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EXPLAINED: What foreign parents should know about German schools

It can be difficult to decide which type of school is best for your child when you're a non-German parent in the country. Here's a look at some of the options.

Pupils at their desks in a Munich school in September 2021.
Pupils at their desks in a Munich school in September 2021. Photo: picture alliance/dpa | Peter Kneffel

The different types of schools in Germany

Whether in Germany for a couple years or a number of decades, many foreign parents can be unsure about the most beneficial type of education for their children. One important thing to know is that whether you opt for public or private, all German schools are open to foreigners. You should keep in mind, though, that the language of instruction in most schools is usually primarily German, but not always. 

German schools are known for providing a high quality of education overall. 

In December 2019, Germany was among the top European countries in the a PISA report by the The Organization for Economic Cooperation and Development (OECD) measuring the abilities of students across the world – although performance had fallen compared to previous years.

Students in Germany scored above the OECD average in reading (498 points) as well as in mathematics (500 points) and science (503 points), but not quite well enough to place Germany among the top-performing group of countries. 

READ MORE: ‘Room for improvement’: How Germany’s schools compare to the rest of Europe

Public and private schools

Both public and private schools in Germany offer several educational pathways, with each state of Germany’s 16 Bundesländer (states) responsible for its school types, school calendar and subject matter. From the first through fourth grade, all children attend a Grundschule, which boasts a broad general curriculum.

But starting in the fifth year – depending largely on their academic achievement and parents’ final say – children can be funnelled into a Hauptschule or Realschule. In these two types of schools kids take vocational classes combined with vocational training. Another option would be for them to attend a Gymnasium, which is more academic-oriented and prepares children for an Abitur (a school-leaving certificate which leads to a university).

Private schools operate similarly: unlike in the USA, German Privatschulen receive most of their budget from the government, with each state putting a cap on how much they can charge parents.

READ ALSO: Three German states relax Covid mask rules in schools

The costs of Privatschulen vary hugely depending on the type of school and can range from €50 to several hundred euros per month. Differently categorised international schools, religious schools and boarding schools (Internat) often have much heftier fees.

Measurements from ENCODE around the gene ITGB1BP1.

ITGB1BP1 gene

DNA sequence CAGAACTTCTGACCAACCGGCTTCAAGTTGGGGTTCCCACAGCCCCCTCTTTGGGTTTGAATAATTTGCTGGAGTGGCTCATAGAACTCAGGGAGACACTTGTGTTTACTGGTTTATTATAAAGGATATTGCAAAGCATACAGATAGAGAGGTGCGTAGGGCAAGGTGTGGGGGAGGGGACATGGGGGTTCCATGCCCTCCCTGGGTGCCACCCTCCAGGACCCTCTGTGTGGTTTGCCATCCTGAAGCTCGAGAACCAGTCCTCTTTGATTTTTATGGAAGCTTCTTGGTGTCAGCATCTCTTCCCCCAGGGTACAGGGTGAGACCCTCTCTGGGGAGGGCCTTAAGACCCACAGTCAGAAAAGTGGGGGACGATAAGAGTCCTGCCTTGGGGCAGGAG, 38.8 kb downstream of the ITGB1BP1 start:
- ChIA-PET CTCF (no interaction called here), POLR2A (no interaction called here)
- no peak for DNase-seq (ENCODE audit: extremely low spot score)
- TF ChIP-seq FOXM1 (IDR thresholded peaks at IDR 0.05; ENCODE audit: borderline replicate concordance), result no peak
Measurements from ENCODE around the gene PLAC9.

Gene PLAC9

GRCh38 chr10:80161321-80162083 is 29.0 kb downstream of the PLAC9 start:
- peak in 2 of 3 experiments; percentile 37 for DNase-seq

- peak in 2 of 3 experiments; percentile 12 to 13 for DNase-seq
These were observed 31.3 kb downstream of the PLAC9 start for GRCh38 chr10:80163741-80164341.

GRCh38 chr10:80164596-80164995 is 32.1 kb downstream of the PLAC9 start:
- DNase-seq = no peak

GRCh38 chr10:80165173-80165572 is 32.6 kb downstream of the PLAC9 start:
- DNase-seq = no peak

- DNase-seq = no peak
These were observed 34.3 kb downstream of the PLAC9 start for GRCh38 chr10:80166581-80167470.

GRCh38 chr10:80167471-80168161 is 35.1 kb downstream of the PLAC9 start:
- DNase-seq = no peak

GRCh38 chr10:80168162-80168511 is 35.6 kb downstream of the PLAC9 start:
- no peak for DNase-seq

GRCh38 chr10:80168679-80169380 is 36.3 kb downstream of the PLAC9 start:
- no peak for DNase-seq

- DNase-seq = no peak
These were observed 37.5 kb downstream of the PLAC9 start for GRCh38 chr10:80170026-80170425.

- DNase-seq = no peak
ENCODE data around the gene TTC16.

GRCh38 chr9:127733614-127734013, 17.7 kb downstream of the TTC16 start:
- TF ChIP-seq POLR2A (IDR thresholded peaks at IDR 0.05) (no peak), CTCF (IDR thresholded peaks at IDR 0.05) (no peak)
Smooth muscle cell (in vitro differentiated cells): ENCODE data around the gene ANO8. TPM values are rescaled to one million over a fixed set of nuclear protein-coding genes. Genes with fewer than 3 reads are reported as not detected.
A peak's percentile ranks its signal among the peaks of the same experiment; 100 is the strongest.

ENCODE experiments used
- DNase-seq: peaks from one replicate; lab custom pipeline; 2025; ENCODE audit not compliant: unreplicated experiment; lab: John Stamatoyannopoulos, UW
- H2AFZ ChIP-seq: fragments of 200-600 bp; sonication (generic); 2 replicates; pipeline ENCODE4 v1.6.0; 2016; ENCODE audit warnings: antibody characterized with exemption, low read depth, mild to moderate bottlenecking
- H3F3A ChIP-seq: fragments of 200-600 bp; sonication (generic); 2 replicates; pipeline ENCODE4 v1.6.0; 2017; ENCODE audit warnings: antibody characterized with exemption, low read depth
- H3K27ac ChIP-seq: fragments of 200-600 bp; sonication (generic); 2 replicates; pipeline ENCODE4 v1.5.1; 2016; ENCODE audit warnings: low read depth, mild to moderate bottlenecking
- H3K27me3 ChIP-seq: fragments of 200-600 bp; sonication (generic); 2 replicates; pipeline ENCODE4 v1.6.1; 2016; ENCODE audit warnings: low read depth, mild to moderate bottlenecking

By 2019/20, there were 5,839 private schools in Germany, according to Statista. The German Association of Private Schools offers a comprehensive listing of the different private schools on offer throughout the country.

International and bilingual schools

Germany’s international schools, which are mostly privately-run, offer English as the main language of instruction and can cost upwards of €16,000 per high school student per year. Preschool and elementary grades cost about 30 to 50 percent less.

There are dozens of international schools in Germany, with 85 percent of their students coming from expat families. They differ from bilingual schools, which often have a mainly German student body who are seeking to learn in the mother tongue of one or both of their parents.

READ ALSO: Where in Germany do all the Americans live?

International and especially bilingual schools can also be public, especially in larger cities. Berlin is particularly unique for such schools encompassing many languages, including even a French-German school, founded in 1689 for the children of persecuted Huguenot children during the Prussian empire.

Some parents are drawn to these zweisprachige (bilingual) public schools so that pupils can enjoy and get fluent in two languages. 

The Association of German International Schools recommends that parents visit schools, learn about the curriculum and see what extracurricular activities they have to offer as well as how much parental involvement they have before choosing where your child will learn. 

An empty classroom in Hoyerswerda, Saxony. There's a lot to think about when choosing a school for your children.
An empty classroom in Hoyerswerda, Saxony. There’s a lot to think about when choosing a school for your children. Photo: picture alliance/dpa | Monika Skolimowska

Choosing a school based on the child’s length of stay in Germany

For many parents, opting for a state school over an international school makes the most sense if they plan to stay in Germany long-term and want their children to speak and study in fluent German – particularly if they are at an early age where reading and writing in the new language will come more easily.

READ ALSO: Why private school enrolment in Germany is growing

For parents with high-school aged children who are likely to return to their home country for university, an international school – especially with education criteria recognised by their home countries – could be a sound idea.

This option also makes sense for expats who move frequently, as international schools offer globally-recognised educational programmes, including the International Baccalaureate (IB) and US-recognized AP classes, with some also offering the German Abitur. They boast more extracurricular activities such as sports teams or art clubs, which could better accommodate parents who have taken a full-time job. At most state schools, by contrast, classes for pupils end in the early afternoon.